By Lucía Rodríguez Sánchez, Director of Research, Finca Leola S.A.
The board at the far left of the back of this chair is an example of the type of ojoche that has a dark reddish brown heartwood.
Common name: ojoche
Commercial or trade name: ojoche wood, letterwood, snakewood
Theojoche tree (Brosimum sp.) is a proud giant of our forests which sometimes produces a red heartwood of matchless quality and appearance—but peculiarly, some individuals do not have it, and it is not known why. The Brosimum genus has a lot of different species, and they cannot be easily distinguished. If people glance over this tree or cut into its buttresses and see a reddish part, they think that it is a good one, but many times it is not, and the trees that were cut and do not have this reddish wood inside are simply left discarded in the forest to rot (www.elmundoforestal.com1). The popular one’s heartwood is dark red to reddish brown with irregular radial black markings or with black vertical stripes alone or in conjunction with speckles; the sapwood is very thick, yellowish white, and with a line of demarcation often irregular and unclear. The others are completely yellowish white inside without the reddish heartwood. The wood’s luster is medium to high; its texture is fine and uniform; the grain is straight; the wood is odorless and tasteless (www.windsorplywood.com1). Therefore, the Brosimum genus can be separated in two different categories: the ones that don’t have the red heartwood, whose whole log is white-yellowish in color, in which group Brosimum alicastrum is most useful as a food source, and the ones that have reddish heartwood, such as Brosimum guianense. However, both are considered as heavy wood, and depending on the species, the specific gravity can vary between 0.7 and 1.36 (Flores y Obando3). Both are known as ojoche trees, and both are important forest sources.
The Janka side hardness test shows that the ojoche is 1898- to 2090-lb resistant. Drying is considered modest for this wood, occurring at moderate to fast speed, with some slight cracks, twists, and bends over the surface taking place. It is medium to hard to work and easy to preserve.
B. alicastrum is a multipurpose tree; it was one of the main means of support of the ancient Mayas, who cultivated it intensely. The wood is white or yellowish and it is used for firewood, railroad ties, veneer, floors, tool handles, packing boxes, furniture and cabinets, and bee honeycombs, as well as rural construction and handicrafts. The branches, leaves, fruits, and seeds are used to feed cattle. They also serve as a nutritional supplement for pigs and chickens. The seeds are rich in starch, proteins, and vitamins A and C (Niembro, A., 20024). Years ago, in times of starvation, people ate ojoche nuts to survive because there was no maize or other crops.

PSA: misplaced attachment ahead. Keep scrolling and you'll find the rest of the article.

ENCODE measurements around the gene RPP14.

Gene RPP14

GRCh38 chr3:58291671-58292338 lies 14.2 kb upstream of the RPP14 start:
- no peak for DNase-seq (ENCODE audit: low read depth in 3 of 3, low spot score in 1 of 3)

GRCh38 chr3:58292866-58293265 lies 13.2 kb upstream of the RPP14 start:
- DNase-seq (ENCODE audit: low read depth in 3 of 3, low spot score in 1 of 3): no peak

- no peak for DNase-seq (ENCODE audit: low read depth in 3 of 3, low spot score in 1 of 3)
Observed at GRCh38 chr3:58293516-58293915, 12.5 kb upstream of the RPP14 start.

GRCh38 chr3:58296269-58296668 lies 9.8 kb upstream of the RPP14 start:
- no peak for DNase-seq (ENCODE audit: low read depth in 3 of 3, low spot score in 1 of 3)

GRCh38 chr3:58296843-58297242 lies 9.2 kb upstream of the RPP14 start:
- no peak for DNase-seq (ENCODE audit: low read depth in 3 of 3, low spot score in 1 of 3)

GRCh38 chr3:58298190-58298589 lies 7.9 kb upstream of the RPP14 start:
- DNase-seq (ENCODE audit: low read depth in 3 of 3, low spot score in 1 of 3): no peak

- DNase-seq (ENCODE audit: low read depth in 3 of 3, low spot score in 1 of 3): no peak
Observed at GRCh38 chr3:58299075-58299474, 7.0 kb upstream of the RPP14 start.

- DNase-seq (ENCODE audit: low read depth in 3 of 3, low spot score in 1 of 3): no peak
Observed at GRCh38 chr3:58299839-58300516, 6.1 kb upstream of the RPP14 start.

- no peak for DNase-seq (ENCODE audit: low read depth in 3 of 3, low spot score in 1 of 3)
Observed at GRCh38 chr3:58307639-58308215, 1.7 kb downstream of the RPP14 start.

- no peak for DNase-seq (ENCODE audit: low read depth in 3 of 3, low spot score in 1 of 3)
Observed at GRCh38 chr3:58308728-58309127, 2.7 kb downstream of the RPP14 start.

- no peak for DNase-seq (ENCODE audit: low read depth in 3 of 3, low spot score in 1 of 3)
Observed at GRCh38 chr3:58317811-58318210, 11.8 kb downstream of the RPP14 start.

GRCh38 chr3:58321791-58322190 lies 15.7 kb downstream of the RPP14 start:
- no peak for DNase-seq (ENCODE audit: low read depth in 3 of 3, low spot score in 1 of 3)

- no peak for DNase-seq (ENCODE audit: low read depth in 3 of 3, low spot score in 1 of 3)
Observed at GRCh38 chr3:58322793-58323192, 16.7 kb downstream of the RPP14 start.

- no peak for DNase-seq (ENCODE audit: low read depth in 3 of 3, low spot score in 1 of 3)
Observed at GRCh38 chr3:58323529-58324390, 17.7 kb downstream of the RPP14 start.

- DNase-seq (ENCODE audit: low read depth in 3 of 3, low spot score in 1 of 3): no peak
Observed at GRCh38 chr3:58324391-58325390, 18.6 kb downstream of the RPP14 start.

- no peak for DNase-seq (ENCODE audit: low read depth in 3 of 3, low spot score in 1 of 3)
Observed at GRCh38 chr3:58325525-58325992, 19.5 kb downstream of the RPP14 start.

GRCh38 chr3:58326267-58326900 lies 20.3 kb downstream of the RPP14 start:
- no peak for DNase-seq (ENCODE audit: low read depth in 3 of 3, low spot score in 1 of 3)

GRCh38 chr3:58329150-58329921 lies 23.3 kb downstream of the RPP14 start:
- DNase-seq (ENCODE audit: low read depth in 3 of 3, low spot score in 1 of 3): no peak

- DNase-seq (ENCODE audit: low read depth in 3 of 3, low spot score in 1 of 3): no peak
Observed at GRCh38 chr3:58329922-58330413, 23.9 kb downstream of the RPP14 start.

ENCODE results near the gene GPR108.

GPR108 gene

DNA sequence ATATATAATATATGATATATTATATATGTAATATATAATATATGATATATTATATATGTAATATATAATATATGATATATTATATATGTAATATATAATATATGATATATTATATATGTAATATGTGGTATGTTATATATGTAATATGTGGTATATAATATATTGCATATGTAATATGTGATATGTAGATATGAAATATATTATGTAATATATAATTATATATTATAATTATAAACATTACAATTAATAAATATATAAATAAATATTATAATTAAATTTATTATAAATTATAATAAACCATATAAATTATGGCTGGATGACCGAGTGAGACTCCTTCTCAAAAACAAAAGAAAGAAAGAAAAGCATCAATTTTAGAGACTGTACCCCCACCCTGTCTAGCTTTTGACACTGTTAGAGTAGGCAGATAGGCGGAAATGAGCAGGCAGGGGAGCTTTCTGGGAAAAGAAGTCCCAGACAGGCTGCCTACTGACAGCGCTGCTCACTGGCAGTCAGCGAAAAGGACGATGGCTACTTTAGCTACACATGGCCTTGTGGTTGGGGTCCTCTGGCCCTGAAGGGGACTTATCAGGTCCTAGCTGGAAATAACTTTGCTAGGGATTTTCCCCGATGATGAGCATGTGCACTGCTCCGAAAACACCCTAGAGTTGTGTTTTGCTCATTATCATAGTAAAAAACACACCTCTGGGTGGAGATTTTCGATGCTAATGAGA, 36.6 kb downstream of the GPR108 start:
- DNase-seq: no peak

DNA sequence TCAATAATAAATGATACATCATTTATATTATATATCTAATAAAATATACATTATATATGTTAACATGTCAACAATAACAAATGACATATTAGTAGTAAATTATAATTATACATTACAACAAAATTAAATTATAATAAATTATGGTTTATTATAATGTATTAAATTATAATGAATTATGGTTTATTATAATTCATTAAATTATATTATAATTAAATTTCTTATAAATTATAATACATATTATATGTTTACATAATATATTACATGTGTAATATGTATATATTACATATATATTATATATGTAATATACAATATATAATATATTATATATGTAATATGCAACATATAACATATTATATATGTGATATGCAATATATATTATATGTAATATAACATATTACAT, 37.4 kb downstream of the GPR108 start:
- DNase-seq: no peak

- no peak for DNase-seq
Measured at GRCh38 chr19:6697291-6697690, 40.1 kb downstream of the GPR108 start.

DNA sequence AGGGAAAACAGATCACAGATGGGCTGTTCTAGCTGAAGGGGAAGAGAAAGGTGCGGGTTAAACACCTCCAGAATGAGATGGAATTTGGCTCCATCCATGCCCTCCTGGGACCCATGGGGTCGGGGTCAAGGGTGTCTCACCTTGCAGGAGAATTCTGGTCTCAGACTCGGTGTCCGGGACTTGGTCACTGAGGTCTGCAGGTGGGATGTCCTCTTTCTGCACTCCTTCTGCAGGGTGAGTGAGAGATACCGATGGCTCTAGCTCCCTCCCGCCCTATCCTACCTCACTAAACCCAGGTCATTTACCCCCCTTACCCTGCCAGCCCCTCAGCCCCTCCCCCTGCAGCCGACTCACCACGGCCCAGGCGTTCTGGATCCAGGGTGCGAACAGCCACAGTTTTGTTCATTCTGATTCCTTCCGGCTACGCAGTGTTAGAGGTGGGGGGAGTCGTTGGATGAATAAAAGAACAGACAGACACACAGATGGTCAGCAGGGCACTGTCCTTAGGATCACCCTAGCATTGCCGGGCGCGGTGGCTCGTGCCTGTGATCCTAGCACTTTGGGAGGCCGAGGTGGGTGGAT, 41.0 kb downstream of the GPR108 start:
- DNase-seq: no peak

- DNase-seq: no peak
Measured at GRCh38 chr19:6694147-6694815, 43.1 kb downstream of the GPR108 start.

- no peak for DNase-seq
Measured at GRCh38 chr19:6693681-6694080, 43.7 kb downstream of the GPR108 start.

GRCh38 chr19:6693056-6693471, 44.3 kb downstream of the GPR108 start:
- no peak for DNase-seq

Brosimum sp. is native to America. It is distributed naturally from Mexico, across all Central America to northern South America (Colombia, Guyana, Surinam, Venezuela, Ecuador, Bolivia, Peru, NE Brazil (Roraima), and in the West Indies. The plant is an important component of hot-humid and subhumid tropical forests, where it forms groupings of different sizes (CATIE5).
It is a big tree, usually up to 20 to 25 m (65.6 to 82 feet) in height and a diameter of 50 to 90 cm (19.7 to 35.4 inches) DBH, but it can reach 35 to 40 m (115 to 131 feet) in height and 150 cm (60 in) DBH. It occurs from sea level to about 1000 m (3281 feet), and it grows better in well-drained soils, but Brosimum is very adaptable. It can grow in clayey or deep soils or in areas that flood during the rainy season, as well as in shallow and highly stony soils; and also in soils with a pH of 6.8 to more than 8.2, as well as in regions with annual rainfall of 600 mm to 3500 mm. It has adapted to grow and regenerate in closed forest situations; therefore the seedlings have a strong tolerance to shaded areas (Agroforesteria en las Americas6).
The trunk is straight, habitually with well-developed buttresses. The branches are ascending, forming a cleared or pyramidal crown. The crust is rough, gray-blackish, and frequently with large square plates. The internal crust exudes sticky and pink sap or latex in contact with the air, which is one of the distinguishing characteristics of this tree. The leaves are simple, alternating, and even numbered, 5 to 17 cm in length with an acute end; they have a heavy or strong petiole (support) with a pointed stipule. They are pale and opaque abaxially (on the underside), and dark bright green adaxially (above), both surfaces glabrous (without hair). The flowers take place in greenish inflorescences (clusters) of 1 cm in diameter. The fruit takes place in solitaire or clusters of green-yellowish and orange-reddish color when they mature, covered by numerous tiny white flakes, and contain a coffee-colored seed of 1 cm in diameter. The species has male and female trees, the reason why some do not fructify (Niembro, A., 20024).
There have been some experiences in plantations with this species, and seems that it can have intermediate to slow growth; it has been planted in México, Jamaica, Honduras, Nicaragua, Costa Rica, and Guatemala (www.simas.org7).
3 Flores, E. & Obando, G. Árboles del Trópico húmedo: Importancia socioeconómica. Editorial Tecnológica de CR. 2003. 163-183.
4 Anibal Niembro Rocas, Brosimum alicastrum Sw., in Tropical Trees Seed Manual, USDA Forest Service, Agriculture Handbook 721, October 2002. 335-337
6 Agroforesteria en las Americas. Año 2, No. 7. Julio – Setiembre, 1995.
7 http://www.simas.org.ni/utils/imprimir.php?idexperiencia=52” Concurso Mesoamericano de Sistematización, Prácticas Innovadoras en Proyectos de Desarrollo Rural”.